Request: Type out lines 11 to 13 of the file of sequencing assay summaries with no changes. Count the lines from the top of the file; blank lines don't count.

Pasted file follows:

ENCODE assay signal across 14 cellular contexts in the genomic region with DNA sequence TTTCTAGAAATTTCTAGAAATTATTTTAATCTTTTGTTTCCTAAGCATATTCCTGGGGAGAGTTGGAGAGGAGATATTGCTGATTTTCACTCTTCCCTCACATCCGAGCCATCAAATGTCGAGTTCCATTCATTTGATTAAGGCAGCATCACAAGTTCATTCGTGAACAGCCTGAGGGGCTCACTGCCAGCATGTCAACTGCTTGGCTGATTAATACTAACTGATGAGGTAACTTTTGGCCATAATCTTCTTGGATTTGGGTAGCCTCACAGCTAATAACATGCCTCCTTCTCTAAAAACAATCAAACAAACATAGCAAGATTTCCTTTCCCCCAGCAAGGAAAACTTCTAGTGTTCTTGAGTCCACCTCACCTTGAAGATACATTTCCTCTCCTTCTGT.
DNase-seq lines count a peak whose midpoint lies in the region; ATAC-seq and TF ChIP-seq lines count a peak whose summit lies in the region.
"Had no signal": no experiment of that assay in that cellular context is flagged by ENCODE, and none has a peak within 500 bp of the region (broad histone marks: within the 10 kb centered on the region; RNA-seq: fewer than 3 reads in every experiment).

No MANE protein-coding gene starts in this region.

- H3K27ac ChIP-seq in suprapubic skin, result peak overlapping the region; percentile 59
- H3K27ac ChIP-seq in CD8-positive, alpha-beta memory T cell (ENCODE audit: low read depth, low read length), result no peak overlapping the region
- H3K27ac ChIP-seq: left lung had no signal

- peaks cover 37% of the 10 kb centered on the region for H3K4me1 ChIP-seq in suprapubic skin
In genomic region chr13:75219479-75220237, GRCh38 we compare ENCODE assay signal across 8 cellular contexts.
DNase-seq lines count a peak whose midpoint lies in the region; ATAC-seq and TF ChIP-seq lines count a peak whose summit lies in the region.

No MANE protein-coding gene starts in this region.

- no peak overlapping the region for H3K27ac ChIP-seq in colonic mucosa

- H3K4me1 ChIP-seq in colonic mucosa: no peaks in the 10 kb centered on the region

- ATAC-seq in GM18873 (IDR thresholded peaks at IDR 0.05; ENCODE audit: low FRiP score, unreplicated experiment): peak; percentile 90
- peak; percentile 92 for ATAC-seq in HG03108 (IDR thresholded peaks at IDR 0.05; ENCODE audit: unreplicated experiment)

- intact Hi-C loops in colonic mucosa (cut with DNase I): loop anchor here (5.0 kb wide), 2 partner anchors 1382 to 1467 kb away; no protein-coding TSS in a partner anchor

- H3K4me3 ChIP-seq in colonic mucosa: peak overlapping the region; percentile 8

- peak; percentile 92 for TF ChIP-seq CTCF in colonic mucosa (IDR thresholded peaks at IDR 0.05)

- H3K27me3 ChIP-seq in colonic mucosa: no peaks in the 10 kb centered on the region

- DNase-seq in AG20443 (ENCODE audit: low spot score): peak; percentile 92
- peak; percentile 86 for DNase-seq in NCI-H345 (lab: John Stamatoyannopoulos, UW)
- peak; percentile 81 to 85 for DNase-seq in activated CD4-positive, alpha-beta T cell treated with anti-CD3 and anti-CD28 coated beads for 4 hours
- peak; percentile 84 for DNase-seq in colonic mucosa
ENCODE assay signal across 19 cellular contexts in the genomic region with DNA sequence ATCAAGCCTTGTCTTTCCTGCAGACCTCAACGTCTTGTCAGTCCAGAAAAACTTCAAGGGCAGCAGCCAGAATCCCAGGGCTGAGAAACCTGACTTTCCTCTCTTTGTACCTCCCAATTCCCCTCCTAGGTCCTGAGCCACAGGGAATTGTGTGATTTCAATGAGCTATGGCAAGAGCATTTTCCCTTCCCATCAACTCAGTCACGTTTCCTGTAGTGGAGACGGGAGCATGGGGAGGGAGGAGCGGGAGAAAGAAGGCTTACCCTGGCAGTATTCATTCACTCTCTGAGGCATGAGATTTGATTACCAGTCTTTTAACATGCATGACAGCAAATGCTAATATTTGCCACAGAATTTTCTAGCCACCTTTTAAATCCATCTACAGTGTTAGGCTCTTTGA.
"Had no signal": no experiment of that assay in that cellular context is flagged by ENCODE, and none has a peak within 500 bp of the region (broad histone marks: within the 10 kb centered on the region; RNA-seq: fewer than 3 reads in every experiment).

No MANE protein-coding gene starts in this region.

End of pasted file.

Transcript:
No MANE protein-coding gene starts in this region.

- no peak overlapping the region for H3K27ac ChIP-seq in colonic mucosa

- H3K4me1 ChIP-seq in colonic mucosa: no peaks in the 10 kb centered on the region